Holidays are either the best or the worst for eating, depending on your current relationship with food. If you are someone who needs to be somewhat more mindful about what you eat and drink, the season can be perilous. Whether you have food restrictions, allergies, or other health complications that require care and cautiousness around eating and drinking, or if you are currently adhering to a specific diet plan, the season is an endless series of minefields. So how do you participate in the holiday whirlwind without derailing whatever dietary program you are adhering to? Easy: Get involved.
If your office has an area with holiday treats laid out, be the person whose offering is the case of clementines, or the bowl of orchard apples, the trail mix packets or the dehydrated snap pea snacks. Bring whatever will igive yourself the ability to grab something off the table that's within your dietary parameters.
If you are invited to a cocktail party, offer to bring the vegetable platter, hummus, or snacks like roasted chickpeas. If you know your host will have a dip need, you can make really delicious lighter dips using Greek yogurt or labneh instead of sour cream. No time to make it yourself? Pick up store-bought tzatziki or raita, both of which are lighter and make delicious dips.
If you are headed for a potluck style dinner gathering, offer to bring salad, or a vegetable side dish, or whatever makes sense for your food needs. Composed vegetable salads are great, since they don’t wilt, and are a place to be creative. I love what I call my hearts salad, hearts of palm, celery hearts, artichoke hearts, and cucumber, all tossed in a light Dijon vinaigrette. Roasted root vegetables are always easy and welcome this time of year. If you are tasked with dessert, a light citrus salad of sliced oranges, grapefruits, tangerines, blood oranges and kumquats can be sprinkled with coarse demerara sugar or drizzled with date syrup and sprinkled with toasted chopped pistachios or almond slices for a deeply satisfying and totally healthy meal ender, that will be a welcome addition to the sweets table.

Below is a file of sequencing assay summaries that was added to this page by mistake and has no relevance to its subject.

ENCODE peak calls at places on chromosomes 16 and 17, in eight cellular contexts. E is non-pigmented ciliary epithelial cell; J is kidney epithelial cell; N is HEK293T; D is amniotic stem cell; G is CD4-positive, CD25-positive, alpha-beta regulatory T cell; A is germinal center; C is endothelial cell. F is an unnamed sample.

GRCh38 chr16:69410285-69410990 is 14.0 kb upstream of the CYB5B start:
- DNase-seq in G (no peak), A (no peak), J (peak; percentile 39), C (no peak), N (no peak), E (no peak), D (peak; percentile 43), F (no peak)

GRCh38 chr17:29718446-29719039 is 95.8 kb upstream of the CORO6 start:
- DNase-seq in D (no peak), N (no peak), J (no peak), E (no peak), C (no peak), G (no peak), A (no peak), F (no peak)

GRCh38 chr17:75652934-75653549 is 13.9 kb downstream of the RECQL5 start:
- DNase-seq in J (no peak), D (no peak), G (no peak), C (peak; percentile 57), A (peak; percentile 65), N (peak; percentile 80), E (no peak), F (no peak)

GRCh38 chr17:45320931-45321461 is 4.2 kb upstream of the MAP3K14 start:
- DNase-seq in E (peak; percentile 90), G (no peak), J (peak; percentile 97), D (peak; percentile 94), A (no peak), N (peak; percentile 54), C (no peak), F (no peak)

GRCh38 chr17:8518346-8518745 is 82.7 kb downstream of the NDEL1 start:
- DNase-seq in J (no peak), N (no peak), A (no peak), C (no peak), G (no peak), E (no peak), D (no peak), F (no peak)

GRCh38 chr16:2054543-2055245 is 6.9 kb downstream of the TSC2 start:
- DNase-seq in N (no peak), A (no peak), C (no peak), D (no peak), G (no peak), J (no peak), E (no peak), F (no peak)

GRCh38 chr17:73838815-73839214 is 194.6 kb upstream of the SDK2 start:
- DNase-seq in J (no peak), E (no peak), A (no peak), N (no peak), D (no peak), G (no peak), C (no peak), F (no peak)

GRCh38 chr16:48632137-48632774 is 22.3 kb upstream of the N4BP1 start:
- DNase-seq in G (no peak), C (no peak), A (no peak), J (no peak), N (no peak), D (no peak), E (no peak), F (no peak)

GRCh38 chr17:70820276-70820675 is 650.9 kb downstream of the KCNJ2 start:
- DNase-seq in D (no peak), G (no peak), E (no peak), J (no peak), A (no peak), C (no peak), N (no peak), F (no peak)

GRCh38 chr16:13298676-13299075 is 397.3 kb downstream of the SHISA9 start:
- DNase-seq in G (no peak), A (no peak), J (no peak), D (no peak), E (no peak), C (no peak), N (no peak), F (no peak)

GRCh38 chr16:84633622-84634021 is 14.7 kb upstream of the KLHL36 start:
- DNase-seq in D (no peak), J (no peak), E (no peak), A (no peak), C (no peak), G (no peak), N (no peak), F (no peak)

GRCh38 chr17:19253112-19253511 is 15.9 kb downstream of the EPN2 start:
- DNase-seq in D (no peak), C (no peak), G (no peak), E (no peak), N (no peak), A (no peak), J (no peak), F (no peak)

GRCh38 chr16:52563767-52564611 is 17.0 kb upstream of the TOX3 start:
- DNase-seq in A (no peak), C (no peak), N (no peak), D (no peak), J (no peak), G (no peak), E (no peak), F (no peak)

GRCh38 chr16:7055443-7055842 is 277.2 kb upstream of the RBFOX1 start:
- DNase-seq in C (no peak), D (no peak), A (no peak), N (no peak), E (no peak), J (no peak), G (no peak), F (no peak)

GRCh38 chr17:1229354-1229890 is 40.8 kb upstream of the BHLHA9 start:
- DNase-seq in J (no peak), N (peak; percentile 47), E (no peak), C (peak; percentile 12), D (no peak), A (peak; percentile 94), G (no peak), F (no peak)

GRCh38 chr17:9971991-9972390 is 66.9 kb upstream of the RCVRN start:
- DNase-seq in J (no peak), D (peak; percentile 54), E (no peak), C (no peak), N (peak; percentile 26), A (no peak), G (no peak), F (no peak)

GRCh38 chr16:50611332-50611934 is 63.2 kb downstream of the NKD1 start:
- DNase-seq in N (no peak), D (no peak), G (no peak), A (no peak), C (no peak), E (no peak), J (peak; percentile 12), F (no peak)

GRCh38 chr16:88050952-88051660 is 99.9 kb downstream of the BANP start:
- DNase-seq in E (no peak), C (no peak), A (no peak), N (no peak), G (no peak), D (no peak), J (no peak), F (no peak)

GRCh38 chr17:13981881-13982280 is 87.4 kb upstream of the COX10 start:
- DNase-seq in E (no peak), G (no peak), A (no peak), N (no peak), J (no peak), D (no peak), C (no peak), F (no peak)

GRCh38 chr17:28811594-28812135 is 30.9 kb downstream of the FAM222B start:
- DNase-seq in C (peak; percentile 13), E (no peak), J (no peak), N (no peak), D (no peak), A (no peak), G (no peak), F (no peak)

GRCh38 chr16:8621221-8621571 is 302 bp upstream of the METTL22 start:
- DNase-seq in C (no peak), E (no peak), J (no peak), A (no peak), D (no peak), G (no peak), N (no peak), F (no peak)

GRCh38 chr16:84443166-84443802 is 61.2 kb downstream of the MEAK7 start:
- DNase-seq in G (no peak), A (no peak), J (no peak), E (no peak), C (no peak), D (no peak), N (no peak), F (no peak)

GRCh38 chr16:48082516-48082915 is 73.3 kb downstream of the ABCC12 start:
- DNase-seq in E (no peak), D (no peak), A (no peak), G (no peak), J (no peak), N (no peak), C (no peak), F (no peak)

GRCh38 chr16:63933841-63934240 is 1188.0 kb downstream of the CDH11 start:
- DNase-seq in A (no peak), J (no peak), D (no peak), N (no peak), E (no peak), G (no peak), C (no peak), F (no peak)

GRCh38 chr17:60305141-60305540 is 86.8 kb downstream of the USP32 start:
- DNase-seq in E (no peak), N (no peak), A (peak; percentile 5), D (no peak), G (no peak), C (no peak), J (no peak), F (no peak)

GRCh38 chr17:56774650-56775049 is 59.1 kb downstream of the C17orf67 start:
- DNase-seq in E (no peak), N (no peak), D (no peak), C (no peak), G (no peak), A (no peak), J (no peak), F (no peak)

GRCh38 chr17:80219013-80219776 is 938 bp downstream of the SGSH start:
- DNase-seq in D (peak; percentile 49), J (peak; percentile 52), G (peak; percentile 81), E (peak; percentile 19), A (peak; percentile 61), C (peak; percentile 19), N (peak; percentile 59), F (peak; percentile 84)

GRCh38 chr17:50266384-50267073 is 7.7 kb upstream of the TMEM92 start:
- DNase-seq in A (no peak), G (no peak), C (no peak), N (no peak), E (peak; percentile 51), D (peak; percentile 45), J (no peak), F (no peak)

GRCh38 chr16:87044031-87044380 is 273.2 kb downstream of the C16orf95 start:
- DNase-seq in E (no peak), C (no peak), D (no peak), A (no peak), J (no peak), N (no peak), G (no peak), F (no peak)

Watch: How to Make 6 Classic Holiday Cocktails
If you have an allergy or a dietary need such as being gluten free, dairy free or vegan, be sure to offer to bring a main dish that addresses those needs so that you know you have something to eat safely. If you have time and inclination, maybe also bring a dessert that fits your program as well. These days the chances are really good that there will be at least one other person present with your same needs, and they will be so grateful for the options.
And if you are currently either not drinking at all, or trying to imbibe less during the season, think about bringing the ingredients for a mocktail, or at least a couple of fun bottles of bitters or flavored syrups that you can add to your host’s still or sparkling water for a drink that looks and tastes festive with no booze involved. My favorites are grapefruit or celery bitters, homemade fruit shrubs, or elegant and grown-up flavors of syrup like blackcurrant or hibiscus.
Remember, too, that the best way to survive the season more healthily, is to be deeply generous and forgiving with yourself. Try to get decent sleep. Don’t forget to hydrate. Make healthy choices when you have quiet times and you are in control of food options and do the best you can when things are crazy and the offerings are out of your hands. Most importantly, give yourself permission to enjoy yourself, because the season is brief, and we all deserve to have a good time.
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